Wednesday, February 24, 2010

School Board Issues and Diversity

I can't go on without posting something about the current goings on in the Wake County Public School System. I will attempt to summarize:

A new school board majority took office this past fall. For the first time in years, a majority of members were in place who were opposed to the board's attempts at achieving diversity. For those of you not familiar with WCPSS, diversity here means attempting to keep all school populations at a mix of 40% free and reduced lunch students, 60% non free and reduced lunch. To achieve this, the board has redistricted, on an annual basis, shifting students around to try to keep that 40% f&r number steady. To parents, this meant never knowing where their kid would be attending school. To schools, it meant weak PTA's because the student body changed from year to year, never allowing for a strong PTA to be put into place.

All of this, with no viable proof that the diversity efforts had accomplished the system's goal of improving achievement among minorities, and a school board and superintendent who steadfastly stuck to their guns regardless, and who routinely ignored the voices of the parents who were directly affected by the board's decisions.

Imagine, as a parent, having a child attend three or more different schools from kindergarten through fifth grade. This is what was happening. A school board so intent on looking out for the kids was curiously deaf to the potential adverse affects caused by this routine lack of stability. How do you foster school pride, social development, or a strong PTA, when your school changes every single year?

As you can imagine, the new board, who immediately set about with voicing their desire to end the diversity policy along with their intent to try a different means to improve student achievement, has met with a great deal of hand-wringing among groups who are appalled that the school system may be abandoning its most at-risk students.

And major newspapers, like the New York Times, are following the issue closely, since Wake County is supposedly a national model for success. A shame that no one is looking closely at the issue - they'd see that there are a lot of smoke and mirrors in place when it comes to measuring that supposed success.

Recently, Del Burns, the long-time superintendent of the system and staunch supporter of diversity efforts, announced quite abruptly his intent to leave his post over his dissatisfaction over the changes. There's some debate currently going on about whether he should be asked to leave immediately, or whether he should be given until the end of June, when his contract is set to end.

Everyone is up in arms over this, since he's got so much raw experience under his belt, even while he really is acting like a spoiled teenager who's pissed because he's not getting what he wants.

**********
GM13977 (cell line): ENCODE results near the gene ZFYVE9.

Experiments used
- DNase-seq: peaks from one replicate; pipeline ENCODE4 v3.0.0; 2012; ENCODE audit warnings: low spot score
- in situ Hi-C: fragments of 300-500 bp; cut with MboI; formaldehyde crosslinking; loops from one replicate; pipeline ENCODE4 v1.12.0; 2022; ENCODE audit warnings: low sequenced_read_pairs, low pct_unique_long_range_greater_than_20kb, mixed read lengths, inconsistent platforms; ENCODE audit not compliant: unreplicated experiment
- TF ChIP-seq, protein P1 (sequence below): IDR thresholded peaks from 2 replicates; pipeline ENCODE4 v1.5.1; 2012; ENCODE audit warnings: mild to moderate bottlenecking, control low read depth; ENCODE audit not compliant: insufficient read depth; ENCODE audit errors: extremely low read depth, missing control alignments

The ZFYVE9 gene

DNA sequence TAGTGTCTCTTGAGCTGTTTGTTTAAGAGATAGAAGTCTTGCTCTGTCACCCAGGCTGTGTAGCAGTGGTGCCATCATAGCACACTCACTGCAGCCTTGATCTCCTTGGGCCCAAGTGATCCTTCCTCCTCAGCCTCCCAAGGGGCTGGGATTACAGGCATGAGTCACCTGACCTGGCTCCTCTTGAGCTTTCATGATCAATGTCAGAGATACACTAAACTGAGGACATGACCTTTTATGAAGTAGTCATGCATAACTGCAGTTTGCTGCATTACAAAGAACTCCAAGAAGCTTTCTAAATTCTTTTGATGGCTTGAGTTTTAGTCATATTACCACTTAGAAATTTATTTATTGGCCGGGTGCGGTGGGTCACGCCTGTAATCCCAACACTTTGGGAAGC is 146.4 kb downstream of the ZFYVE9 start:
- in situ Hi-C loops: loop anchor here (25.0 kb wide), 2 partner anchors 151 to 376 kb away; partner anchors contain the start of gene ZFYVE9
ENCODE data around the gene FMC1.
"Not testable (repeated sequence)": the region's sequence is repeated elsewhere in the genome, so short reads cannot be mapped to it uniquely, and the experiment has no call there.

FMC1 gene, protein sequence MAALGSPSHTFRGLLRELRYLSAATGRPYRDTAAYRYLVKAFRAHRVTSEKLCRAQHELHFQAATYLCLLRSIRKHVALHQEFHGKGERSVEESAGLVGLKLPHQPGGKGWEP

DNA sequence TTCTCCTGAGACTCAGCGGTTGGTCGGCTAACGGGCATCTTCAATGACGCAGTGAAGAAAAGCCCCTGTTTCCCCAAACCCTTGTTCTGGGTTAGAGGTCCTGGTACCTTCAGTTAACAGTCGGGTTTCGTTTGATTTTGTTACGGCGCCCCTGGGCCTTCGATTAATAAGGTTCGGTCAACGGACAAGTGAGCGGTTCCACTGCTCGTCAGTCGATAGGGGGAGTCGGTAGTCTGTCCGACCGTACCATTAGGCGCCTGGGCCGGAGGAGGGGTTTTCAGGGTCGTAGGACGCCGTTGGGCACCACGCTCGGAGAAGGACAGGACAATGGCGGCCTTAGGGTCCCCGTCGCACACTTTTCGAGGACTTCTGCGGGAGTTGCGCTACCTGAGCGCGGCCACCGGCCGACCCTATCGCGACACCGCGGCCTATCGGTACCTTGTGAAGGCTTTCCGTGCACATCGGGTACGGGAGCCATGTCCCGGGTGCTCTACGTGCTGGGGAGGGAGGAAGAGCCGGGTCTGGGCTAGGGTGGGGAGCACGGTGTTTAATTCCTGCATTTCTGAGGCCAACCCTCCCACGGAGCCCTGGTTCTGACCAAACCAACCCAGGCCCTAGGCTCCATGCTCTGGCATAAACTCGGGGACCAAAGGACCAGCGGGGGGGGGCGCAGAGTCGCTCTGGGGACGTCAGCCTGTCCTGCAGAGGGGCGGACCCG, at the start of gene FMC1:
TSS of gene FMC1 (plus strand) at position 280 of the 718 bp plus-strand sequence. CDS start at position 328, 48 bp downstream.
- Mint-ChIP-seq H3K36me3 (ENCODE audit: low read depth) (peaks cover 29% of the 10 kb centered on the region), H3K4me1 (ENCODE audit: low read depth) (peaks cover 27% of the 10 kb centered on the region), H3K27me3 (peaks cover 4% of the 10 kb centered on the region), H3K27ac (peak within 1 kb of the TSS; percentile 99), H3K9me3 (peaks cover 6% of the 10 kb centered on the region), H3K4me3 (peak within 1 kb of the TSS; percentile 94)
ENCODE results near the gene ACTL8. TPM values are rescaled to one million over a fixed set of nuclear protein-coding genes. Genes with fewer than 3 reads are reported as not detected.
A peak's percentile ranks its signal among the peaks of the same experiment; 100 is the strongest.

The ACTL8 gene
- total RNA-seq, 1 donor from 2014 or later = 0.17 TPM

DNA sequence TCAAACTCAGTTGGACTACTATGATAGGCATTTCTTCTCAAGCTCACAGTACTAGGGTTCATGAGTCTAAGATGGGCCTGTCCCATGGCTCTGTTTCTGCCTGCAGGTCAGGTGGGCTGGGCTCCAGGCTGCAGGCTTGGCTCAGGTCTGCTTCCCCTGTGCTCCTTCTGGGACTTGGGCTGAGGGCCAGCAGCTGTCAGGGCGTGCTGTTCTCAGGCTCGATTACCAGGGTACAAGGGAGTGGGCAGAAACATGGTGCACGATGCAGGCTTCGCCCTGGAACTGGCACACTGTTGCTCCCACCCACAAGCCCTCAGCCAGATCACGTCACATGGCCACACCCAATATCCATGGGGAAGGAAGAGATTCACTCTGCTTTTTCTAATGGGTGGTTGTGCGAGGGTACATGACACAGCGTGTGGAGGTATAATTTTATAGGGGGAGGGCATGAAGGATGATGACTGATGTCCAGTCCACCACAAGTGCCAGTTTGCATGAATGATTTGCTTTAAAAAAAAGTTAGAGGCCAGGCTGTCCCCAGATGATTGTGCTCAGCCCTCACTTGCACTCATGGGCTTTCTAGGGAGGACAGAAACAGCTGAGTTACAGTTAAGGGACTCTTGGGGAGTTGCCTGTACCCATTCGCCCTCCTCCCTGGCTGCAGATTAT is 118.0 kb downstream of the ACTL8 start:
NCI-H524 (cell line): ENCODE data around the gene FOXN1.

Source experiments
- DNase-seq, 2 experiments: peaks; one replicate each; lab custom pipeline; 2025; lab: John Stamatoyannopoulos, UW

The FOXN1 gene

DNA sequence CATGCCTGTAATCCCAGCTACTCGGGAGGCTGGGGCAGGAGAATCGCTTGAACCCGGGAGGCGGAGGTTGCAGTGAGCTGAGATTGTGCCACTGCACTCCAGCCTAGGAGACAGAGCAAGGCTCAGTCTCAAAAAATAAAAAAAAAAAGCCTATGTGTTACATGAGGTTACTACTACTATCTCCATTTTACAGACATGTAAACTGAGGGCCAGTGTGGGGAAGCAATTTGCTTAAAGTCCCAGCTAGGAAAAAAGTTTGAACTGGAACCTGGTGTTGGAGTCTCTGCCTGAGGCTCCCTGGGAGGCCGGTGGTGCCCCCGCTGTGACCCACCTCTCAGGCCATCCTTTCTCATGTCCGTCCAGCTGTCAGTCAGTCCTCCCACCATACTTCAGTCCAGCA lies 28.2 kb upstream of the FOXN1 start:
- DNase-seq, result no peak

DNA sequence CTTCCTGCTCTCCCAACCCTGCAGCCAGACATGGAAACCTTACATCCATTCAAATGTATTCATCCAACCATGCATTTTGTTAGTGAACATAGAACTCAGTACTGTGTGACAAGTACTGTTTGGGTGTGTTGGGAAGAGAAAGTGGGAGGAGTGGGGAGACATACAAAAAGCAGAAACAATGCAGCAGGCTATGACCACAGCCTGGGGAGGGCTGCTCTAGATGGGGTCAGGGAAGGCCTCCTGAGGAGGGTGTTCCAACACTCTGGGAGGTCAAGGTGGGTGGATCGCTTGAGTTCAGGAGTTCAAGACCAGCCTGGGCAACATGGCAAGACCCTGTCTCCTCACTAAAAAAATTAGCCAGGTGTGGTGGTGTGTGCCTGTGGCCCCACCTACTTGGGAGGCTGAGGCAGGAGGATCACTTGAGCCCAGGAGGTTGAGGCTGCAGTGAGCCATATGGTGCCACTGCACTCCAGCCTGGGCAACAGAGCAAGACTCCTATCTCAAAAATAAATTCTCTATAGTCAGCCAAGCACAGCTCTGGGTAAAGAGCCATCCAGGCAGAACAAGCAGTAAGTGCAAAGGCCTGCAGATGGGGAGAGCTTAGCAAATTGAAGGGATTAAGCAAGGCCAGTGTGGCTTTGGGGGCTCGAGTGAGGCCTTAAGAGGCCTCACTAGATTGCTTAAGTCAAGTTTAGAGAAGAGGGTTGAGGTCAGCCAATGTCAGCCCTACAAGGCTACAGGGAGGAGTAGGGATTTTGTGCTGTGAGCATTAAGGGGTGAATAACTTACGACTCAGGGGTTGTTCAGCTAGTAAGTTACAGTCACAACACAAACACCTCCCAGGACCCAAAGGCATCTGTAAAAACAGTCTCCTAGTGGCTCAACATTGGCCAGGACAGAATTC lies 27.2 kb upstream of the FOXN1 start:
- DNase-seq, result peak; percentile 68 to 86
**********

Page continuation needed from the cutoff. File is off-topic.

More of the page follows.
It will be interesting to see how the board moves forward, in regard to Del Burns, as well as to eventual move back to neighborhood schools. I'll try to post an update here and there about it, but I will say, as one who believes that something new needs to be tried, I'm not sorry to see some changes put into place.

The Never-Ending Winter

Oh my gosh, will this winter never end??? I have been down south for eleven years, and I'm accustomed to enjoying pleasantly warm days and early blooming flowers at this point in the season.

Not this year! This is truly the coldest, longest winter I can remember. I remember posting a link on Facebook last fall, one that indicated that the Farmer's Almanac was calling for an unusually cold, wet winter for the Northeast with lots of snow. I found it amusing, and I admit to rubbing it in a bit for my northern family and friends.

Well here I sit, during the last week of February, looking outside at yet another cold, damp day, wondering if the weather forecast is correct and we will see a snow dusting tonight. Even my kids, enticed as they may be by the tease of snow on the ground, are ready for warmer weather. M has been having trouble sleeping lately - too much on her mind, she says. When asked what could possibly be bothering a six-year-old so, she tells me she can't stop thinking about the beach. God love her.

Truly, it is enough to send us to the nearest airport. Or at least send me to the hardware store for some grow lights that I could sit myself under so I won't be S.A.D. I can't imagine what my northern counterparts are feeling like right now - they're expecting a foot of snow in Maryland, on top of record snowfalls this year. That state has actually agreed to forgo up to five make-up days since most counties are already beyond their alloted snow days for the year and otherwise may have ended up being in school into July!